Yet was Jesus man, and joined those who confessed their sins and were baptised with water. But at the very moment the heavens opened and the Father's voice was heard, and the Holy Ghost descended on Him, but no baptism of the Spirit for Him, no power needed to bring Him out of the position in which He was to a new and better one. It was as on a man that the Holy Ghost came down, on Christ without blood; no sacrifice did He need, no offering for sin, for in Him was none. Yet it is the believer that most of all confesses, what he is and what he, has done, and the Holy Ghost not only descends, not only abides, as on Christ, but now baptises believers into one body. It is divine power that puts us in entirely new associations in and with Christ. But the body is not the only great truth of God. It would be wrong to state that the baptism of the Holy Ghost effects it alone. The unity in John is very different from that of Paul. It is never the unity of the body, but that which is of Christ in us. Being thus formed by the Spirit of God, it has the character of deeper intimacy, and is rather family unity, giving communion of mind, feeling, and purpose. We have had the work of Christ on earth in respect to sin; before the work of redemption there could not be baptism of the Holy Ghost. The work must be laid as a basis which would glorify God, and is to take away the world's sin. Now this work is done, and we can be thus baptised.

But many are quite incredulous. They hold that the Old Testament saints were just as much thus baptised; only we have better knowledge and can judge of everything, and so on. This is not the only error. They are doctrines that flow from a low estimate, if not of Christ, certainly of His work, and consequently there is no thorough judgment of sin or the world. Doubtless some would be disposed to talk of "peculiar views." How little have such souls been exercised by the word of God? We used, when denominationalists, to have peculiar views; we are getting rid of them now through the Lord's mercy.

The testimony of His work now follows the declaration of His person. So the two disciples heard John speak, and followed Jesus. But we fail to see the force of this, unless we see who it was that gave the testimony. According to the Lord Jesus Himself, of all that are born of women, none was greater than His messenger, John the Baptist. Yet the effect of it is that the disciples leave him for Jesus. "Behold the Lamb of God" had sunk into their hearts. Now we see this blessed result: they followed Jesus.

Here comes out the glory of the person of Christ. If He had not been God, what a slight it would have been to have given up John the Baptist! John was the greatest of God's servants; but he says, "He must increase, but I must decrease." God was there in "the man Christ Jesus." This truth abides still, and we see it open out a little, when "Andrew findeth Simon, and he brought him to Jesus" (ver. 42).

Now I want to show that there is another truth of the highest possible importance taught in all this. God is not merely saving souls, but gathering to Jesus. Do we want to know what He is gathering-for and what to? It is to Jesus. One was there, God, that was not only from the beginning, but who looked right on to the end. There may be other things to intervene, but once we find this immense landmark, what a change! Jesus is not merely a Saviour but a centre, and this is what the Spirit here brings before us. There is nothing else to give us both firmness and humility. It communicates a deep sense of what God has at first done, and is still doing : for we are simply recovering what God has laid down in His word. It is what has long since slipped out of mind in Christendom.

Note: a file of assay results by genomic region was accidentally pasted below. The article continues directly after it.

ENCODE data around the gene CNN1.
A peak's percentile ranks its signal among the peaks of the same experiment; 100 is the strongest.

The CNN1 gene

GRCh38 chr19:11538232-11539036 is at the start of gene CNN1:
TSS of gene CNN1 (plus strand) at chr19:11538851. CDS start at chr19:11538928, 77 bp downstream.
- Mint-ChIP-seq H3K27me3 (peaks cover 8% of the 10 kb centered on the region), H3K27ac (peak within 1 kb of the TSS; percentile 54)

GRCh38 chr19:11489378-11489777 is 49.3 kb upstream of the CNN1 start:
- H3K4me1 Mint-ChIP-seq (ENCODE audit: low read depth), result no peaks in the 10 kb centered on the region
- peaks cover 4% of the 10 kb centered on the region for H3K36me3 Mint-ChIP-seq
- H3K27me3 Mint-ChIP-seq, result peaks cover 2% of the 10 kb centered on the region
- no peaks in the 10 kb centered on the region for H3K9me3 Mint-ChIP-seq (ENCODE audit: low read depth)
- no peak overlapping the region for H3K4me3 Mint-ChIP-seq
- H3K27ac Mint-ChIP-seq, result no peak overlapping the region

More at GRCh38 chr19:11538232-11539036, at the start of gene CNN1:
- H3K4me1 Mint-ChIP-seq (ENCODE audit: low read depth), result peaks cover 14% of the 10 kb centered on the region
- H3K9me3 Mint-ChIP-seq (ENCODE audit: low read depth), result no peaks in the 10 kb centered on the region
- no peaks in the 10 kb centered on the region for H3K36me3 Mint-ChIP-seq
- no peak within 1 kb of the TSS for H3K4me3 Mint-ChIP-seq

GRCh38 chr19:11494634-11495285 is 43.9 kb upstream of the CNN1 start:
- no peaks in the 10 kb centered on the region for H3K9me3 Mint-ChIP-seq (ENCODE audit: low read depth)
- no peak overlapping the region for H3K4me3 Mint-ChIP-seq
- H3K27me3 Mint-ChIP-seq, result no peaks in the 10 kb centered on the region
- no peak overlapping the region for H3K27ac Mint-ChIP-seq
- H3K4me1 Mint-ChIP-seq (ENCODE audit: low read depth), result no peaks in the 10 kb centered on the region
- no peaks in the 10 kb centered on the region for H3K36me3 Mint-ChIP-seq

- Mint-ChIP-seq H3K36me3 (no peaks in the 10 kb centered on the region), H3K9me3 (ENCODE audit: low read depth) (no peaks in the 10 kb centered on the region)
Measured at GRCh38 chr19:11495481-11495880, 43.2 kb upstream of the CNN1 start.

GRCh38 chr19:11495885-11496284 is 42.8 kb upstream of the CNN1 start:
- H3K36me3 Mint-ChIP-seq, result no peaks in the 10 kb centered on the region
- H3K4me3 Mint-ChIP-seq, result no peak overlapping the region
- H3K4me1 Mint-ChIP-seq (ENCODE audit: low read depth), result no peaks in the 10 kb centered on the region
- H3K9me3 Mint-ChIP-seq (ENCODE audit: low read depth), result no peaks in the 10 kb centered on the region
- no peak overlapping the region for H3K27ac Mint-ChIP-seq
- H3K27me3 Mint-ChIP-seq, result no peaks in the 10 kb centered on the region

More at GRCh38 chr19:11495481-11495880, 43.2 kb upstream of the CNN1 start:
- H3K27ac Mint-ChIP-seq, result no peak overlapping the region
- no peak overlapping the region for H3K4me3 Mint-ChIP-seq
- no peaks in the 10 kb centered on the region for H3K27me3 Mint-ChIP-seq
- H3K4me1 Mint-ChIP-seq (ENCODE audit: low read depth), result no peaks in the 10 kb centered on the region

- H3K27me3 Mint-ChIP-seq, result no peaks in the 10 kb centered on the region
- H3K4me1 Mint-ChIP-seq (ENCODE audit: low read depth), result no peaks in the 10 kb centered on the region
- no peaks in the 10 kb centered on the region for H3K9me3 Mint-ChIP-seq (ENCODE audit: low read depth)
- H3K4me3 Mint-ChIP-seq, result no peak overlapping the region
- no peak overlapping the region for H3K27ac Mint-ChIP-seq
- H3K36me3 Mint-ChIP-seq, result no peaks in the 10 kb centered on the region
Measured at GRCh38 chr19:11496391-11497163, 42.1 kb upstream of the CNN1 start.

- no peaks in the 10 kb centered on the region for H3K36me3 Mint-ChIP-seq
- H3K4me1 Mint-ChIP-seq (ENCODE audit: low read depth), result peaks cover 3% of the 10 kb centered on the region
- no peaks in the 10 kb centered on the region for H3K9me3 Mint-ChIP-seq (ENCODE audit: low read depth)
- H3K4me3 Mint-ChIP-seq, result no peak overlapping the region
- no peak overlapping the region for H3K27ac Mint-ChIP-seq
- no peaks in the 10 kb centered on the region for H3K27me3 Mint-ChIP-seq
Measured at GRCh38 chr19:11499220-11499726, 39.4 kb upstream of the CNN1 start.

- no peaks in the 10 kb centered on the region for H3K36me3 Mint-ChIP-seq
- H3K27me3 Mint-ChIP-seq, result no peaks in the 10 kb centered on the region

This further truth I would now press on those that are here. It is not enough to have salvation, still less to have life in Him, and forgiveness through His blood. God also gives us Christ as His one central Object for gathering together. His love to us, His glory, would not be satisfied with conferring blessings on us. He makes Christ to be the one adequate and abiding centre for the saints on earth. If He had not been God, it would have been a derogation from His own honour. But as He is God equally with the Father, to own Him thus is the Father's joy. In all things the blessed Servant of God, that Man alone was God, and in Him we find the true centre.

But the knowledge of Christ as the Lamb of God precedes this, as we see here. Then God puts this desire into our hearts. The Destroyer of the works of the devil, the Deliverer from sin, attracts our hearts and we go forth to Him (Compare Heb. 13:13). No person or polity, doctrine or creed, is worthy of such a place. It is due to Christ from all that are His. It is not a question of a centre by and by in heaven. Scripture shows us the value of Him now as the divinely-given centre on earth. So in Matt. 18:20, He says, "Where two or three are gathered together unto my name, there am I in the midst of them." What a joy to have Him thus! We shall ever be around Him in heaven; but why defraud Him and our own souls of the privilege, not to say bounden duty, of the same principle now, and on earth? It is His holy and unquestionable will about us; and we dishonour Him if we do not gather to Him here below.